Use this URL to cite or link to this record in EThOS: https://ethos.bl.uk/OrderDetails.do?uin=uk.bl.ethos.760479
Title: The influence of dietary protein intake on the responsiveness of skeletal muscle to resistance exercise training in older adults
Author: Cardon, Danielle Kay
ISNI:       0000 0004 7432 469X
Awarding Body: University of Birmingham
Current Institution: University of Birmingham
Date of Award: 2018
Availability of Full Text:
Access from EThOS:
Access from Institution:
Abstract:
Sarcopenia can have serious consequences for health and quality of life. As the main drivers of anabolism, resistance exercise and protein ingestion may potentially be targets for interventions to alleviate these effects. Hence, two systematic reviews were conducted. Results of Chapter 2 indicated no augmentation of the effects of RET when older adults were supplemented with protein. Chapter 3 aimed to assess the effects of protein timing and distribution, but identified only six studies indicating a lack of research in the area. In Chapter 4, habitual protein intake in older adults was assessed to identify potential areas for improvement. While total intake was sufficient, distribution across meals was highly skewed, which is suboptimal according to current thinking. Chapter 5 compared effects of even and uneven protein distributions, alongside two weeks of resistance exercise, in women ≥65 years. A stable isotope protocol (deuterated water) was used to measure muscle protein synthesis. There was no significant difference in MPS between even (trained leg 1.02%.day-1) and uneven (1.16%.day-) diets, or in muscle strength change. These results do not support the theory of an optimal protein distribution based on the maximal MPS threshold dose, although there is potential for future research.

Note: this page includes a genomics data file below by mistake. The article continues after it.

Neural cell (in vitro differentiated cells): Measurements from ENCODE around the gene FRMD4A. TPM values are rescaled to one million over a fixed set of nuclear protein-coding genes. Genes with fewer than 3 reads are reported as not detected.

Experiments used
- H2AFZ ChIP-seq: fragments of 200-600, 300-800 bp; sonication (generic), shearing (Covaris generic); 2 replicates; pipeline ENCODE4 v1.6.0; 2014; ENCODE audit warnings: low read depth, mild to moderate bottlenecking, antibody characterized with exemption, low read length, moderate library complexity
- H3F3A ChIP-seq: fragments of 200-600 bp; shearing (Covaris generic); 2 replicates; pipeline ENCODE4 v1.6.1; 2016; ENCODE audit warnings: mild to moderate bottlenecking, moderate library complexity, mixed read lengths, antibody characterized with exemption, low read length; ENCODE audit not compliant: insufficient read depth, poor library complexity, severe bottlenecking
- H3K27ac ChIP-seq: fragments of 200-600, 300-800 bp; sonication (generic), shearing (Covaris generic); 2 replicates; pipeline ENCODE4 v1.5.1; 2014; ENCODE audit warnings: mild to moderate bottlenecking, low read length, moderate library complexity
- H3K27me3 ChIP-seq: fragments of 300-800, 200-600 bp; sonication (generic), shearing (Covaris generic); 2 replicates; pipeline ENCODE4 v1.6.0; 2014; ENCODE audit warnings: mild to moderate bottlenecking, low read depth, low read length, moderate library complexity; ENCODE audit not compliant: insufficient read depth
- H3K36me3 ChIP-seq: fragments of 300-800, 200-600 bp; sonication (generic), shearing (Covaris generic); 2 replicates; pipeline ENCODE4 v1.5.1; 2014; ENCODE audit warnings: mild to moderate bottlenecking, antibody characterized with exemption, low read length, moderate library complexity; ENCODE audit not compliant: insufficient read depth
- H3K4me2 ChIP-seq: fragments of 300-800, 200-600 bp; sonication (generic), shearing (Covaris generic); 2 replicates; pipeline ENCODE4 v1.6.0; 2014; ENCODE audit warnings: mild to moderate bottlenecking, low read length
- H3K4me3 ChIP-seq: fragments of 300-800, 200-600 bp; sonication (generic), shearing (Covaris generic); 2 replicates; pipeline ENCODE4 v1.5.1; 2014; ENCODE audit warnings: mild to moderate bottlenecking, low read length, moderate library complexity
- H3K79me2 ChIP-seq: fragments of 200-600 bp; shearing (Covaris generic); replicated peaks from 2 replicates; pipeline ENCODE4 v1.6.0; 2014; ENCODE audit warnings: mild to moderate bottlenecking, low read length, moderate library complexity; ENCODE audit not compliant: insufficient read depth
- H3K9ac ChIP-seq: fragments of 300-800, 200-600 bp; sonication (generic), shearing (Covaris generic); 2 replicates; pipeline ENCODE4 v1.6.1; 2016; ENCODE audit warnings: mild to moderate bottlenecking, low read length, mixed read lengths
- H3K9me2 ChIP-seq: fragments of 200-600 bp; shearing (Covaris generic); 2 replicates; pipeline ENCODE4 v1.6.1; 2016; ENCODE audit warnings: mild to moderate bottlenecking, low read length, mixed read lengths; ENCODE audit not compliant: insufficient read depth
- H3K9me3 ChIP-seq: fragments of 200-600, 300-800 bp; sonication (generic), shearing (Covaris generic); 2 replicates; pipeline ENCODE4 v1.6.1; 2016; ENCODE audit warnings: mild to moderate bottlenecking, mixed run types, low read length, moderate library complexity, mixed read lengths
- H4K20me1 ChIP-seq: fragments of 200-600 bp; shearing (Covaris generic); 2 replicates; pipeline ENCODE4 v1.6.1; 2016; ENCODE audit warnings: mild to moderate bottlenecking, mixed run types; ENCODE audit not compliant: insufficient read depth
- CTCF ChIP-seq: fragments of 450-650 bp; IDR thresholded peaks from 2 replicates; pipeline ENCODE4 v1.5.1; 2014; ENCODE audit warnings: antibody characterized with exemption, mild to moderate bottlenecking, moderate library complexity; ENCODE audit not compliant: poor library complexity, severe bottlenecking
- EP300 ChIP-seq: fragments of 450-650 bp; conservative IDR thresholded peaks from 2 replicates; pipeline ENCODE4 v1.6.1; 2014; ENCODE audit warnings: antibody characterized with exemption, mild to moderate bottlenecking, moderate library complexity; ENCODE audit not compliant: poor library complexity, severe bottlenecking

Supervisor: Not available Sponsor: Medical Research Council (MRC) ; Arthritis Research UK Centre for Musculoskeletal Ageing Research
Qualification Name: Thesis (Ph.D.) Qualification Level: Doctoral
EThOS ID: uk.bl.ethos.760479  DOI: Not available
Keywords: Q Science (General)
Share: